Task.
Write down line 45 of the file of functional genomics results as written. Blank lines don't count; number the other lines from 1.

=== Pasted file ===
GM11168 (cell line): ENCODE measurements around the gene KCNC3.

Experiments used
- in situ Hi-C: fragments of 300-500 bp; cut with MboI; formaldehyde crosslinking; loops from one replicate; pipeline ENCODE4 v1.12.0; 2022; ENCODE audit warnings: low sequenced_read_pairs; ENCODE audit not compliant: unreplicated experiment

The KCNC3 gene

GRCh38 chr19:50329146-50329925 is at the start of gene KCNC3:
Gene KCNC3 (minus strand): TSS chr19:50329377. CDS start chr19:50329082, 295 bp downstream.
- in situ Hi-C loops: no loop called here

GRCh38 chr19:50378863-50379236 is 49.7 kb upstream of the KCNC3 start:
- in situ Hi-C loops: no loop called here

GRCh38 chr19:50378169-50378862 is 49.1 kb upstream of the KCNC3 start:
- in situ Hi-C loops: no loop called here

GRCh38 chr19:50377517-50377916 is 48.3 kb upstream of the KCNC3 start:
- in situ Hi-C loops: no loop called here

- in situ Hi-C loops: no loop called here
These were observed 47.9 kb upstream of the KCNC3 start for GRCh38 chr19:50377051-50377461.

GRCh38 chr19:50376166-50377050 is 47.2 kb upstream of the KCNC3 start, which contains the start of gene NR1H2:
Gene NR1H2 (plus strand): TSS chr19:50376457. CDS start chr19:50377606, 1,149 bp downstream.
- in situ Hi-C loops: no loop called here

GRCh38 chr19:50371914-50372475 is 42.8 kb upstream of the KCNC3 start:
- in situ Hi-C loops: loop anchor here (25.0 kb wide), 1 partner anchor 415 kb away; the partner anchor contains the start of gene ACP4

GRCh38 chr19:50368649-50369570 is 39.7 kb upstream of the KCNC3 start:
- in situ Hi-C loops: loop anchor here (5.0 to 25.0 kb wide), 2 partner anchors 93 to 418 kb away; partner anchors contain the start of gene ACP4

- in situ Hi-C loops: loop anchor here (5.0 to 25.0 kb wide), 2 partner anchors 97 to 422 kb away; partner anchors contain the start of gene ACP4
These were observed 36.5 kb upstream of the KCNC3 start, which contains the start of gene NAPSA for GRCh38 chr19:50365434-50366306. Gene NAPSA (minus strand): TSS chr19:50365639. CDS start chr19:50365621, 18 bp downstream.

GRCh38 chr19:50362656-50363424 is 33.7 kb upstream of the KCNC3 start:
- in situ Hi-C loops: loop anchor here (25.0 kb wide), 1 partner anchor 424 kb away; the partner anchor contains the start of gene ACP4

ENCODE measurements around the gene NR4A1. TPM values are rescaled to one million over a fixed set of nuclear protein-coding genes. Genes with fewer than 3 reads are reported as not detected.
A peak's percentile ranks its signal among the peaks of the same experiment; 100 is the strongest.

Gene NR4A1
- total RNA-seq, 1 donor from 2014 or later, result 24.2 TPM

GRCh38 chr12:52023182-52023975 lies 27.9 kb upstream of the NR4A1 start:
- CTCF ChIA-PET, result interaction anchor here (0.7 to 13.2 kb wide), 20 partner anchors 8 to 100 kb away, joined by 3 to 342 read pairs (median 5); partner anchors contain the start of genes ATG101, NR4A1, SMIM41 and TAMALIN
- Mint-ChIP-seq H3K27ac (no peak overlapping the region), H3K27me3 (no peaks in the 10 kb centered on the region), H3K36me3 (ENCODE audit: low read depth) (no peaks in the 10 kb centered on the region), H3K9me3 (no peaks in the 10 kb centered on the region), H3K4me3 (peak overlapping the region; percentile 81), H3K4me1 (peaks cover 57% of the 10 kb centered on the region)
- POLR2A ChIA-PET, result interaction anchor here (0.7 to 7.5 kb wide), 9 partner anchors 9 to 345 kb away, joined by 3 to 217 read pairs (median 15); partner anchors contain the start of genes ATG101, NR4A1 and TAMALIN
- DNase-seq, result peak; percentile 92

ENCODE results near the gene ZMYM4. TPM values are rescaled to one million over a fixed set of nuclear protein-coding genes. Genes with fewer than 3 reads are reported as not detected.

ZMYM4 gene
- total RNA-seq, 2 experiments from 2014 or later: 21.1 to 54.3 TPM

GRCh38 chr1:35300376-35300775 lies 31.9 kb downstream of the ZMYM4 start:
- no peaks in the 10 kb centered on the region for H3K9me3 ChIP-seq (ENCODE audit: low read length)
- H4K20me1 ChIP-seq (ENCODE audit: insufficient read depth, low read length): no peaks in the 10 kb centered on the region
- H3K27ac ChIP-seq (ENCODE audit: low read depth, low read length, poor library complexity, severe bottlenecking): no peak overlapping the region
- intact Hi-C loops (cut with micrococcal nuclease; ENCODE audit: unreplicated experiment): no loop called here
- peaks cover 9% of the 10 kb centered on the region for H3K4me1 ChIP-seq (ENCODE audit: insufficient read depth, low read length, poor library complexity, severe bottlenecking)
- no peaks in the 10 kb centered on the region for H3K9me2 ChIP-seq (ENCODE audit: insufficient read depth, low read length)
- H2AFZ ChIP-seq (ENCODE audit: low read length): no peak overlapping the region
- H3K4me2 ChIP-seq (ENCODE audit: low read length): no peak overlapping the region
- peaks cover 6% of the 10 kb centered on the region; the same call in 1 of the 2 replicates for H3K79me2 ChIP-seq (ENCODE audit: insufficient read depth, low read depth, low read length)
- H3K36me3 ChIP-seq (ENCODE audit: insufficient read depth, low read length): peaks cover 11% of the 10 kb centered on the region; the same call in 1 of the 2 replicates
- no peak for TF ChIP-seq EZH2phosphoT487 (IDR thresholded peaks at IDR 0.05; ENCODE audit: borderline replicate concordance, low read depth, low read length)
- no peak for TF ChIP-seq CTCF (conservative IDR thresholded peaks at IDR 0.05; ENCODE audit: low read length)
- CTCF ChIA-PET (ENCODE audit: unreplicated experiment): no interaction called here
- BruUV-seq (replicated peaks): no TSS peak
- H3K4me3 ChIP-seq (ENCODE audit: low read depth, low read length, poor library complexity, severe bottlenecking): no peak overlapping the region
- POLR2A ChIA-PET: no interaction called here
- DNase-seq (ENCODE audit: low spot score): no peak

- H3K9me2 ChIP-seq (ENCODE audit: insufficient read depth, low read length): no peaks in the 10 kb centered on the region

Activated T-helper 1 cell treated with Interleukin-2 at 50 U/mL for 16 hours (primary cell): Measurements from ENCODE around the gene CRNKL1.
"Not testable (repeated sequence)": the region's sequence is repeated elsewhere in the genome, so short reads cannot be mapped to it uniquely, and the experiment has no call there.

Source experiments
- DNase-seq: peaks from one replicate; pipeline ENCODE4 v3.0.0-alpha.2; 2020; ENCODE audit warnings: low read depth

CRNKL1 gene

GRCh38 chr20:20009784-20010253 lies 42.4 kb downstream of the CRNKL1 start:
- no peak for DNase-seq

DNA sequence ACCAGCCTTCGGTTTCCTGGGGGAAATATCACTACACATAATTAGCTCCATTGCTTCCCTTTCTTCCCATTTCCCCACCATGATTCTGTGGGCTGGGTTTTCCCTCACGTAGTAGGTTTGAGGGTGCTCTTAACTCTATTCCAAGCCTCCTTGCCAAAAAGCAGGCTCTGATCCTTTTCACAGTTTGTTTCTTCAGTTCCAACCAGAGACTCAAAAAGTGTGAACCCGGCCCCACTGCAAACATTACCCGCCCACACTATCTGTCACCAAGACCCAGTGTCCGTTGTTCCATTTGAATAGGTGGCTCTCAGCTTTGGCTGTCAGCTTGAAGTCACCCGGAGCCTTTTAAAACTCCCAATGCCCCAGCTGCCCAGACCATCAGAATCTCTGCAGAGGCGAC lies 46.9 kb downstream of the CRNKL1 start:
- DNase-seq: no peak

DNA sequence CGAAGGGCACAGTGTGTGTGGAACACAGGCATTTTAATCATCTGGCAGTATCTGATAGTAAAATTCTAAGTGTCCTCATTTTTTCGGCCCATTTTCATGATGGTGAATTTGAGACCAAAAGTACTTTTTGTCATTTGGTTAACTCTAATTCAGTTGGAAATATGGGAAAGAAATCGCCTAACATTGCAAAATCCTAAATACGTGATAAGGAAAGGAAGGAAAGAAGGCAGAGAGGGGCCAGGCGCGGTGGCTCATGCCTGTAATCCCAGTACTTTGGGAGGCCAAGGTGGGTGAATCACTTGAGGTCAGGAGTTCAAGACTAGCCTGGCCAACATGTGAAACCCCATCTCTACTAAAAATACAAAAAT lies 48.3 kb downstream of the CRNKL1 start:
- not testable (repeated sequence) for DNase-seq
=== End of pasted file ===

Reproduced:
- no peaks in the 10 kb centered on the region for H3K9me2 ChIP-seq (ENCODE audit: insufficient read depth, low read length)